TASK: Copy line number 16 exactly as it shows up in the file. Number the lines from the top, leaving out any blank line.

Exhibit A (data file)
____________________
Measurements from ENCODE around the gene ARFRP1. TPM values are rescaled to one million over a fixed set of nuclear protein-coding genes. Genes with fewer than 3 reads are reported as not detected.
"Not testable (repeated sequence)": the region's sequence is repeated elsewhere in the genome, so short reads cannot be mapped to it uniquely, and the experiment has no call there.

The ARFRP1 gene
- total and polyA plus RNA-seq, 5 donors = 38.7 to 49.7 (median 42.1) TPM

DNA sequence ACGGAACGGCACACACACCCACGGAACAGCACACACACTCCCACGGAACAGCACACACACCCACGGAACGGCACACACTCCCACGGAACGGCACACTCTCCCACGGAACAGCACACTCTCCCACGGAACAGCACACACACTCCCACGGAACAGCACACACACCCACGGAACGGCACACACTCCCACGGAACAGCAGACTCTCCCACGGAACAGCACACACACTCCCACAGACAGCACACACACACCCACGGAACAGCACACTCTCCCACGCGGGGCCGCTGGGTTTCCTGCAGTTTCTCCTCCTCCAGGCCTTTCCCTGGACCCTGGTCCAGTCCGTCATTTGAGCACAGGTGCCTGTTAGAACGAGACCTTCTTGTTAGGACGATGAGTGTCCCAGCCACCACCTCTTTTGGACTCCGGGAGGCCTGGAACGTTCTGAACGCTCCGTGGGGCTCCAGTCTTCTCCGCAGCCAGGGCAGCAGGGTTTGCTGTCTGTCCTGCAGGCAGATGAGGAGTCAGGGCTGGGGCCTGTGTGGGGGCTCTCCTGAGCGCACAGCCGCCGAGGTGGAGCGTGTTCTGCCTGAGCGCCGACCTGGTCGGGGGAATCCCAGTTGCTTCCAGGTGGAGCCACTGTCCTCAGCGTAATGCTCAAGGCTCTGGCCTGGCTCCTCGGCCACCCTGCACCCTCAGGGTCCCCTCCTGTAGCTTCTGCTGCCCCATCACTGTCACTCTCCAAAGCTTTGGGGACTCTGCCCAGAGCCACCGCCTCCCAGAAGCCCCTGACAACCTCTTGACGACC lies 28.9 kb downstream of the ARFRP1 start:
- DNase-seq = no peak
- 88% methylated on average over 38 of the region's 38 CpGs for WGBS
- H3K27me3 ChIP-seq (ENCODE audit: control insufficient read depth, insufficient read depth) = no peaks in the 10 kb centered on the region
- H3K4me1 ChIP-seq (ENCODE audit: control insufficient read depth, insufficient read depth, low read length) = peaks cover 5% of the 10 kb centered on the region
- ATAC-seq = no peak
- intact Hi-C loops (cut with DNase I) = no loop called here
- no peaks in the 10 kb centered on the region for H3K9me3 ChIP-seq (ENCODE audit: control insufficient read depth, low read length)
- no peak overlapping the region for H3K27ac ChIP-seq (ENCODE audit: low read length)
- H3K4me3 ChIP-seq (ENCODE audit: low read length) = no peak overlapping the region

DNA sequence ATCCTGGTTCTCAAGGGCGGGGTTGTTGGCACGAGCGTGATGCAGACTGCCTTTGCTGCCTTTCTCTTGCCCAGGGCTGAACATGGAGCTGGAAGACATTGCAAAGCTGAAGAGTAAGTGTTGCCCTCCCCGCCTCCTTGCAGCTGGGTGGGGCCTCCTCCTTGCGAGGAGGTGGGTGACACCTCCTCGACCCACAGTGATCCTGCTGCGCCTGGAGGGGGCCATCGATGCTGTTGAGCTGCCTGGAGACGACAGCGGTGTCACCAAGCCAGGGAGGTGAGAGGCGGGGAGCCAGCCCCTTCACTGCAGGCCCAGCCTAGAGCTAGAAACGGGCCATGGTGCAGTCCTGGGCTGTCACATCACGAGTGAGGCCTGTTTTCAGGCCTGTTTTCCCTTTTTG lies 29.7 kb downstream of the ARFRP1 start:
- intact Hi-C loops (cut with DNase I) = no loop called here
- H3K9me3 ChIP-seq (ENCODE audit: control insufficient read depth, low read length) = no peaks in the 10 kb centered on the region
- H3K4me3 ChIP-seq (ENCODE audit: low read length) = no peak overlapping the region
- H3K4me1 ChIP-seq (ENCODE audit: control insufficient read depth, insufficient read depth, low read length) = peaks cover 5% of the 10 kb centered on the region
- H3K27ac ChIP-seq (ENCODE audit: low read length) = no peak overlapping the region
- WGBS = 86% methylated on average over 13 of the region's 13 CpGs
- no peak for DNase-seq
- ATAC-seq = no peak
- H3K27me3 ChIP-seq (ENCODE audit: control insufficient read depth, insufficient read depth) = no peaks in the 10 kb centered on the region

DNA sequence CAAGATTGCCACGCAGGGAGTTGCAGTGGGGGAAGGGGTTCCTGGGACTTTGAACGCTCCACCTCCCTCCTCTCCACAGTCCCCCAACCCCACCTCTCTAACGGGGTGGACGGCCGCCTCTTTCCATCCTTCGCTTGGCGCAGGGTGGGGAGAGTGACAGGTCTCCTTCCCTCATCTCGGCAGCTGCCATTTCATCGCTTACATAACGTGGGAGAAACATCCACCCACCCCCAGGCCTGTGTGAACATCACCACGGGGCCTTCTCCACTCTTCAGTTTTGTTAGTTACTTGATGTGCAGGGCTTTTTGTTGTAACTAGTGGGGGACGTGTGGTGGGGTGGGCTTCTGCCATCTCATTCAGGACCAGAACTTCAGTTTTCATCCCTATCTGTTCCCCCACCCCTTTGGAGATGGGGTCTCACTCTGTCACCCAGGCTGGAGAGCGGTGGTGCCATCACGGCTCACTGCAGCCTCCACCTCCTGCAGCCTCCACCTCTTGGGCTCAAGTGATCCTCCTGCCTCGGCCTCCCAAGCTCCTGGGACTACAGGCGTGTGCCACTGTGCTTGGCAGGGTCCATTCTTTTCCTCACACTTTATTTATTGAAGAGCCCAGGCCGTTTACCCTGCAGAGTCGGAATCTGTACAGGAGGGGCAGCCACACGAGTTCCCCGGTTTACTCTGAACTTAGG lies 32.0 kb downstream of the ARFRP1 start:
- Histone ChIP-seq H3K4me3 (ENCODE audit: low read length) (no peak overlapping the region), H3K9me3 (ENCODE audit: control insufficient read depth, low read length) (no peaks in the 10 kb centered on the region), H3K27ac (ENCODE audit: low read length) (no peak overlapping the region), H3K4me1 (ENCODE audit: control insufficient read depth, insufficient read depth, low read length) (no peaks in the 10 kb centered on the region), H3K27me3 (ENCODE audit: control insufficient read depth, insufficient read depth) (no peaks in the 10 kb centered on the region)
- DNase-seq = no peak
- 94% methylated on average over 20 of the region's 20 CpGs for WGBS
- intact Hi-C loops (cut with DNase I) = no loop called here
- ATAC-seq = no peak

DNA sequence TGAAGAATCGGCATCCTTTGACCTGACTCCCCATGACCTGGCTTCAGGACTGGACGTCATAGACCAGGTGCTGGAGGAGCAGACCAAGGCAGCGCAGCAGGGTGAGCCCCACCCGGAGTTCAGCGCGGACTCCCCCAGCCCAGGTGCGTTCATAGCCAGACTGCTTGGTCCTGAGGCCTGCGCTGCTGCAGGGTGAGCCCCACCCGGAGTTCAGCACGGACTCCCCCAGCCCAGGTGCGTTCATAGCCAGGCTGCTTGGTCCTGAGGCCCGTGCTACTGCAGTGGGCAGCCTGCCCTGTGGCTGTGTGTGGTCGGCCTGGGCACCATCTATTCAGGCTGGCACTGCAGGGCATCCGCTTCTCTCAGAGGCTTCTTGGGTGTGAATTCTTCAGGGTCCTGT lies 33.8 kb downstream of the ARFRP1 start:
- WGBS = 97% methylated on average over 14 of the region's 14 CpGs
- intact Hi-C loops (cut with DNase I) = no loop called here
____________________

- intact Hi-C loops (cut with DNase I) = no loop called here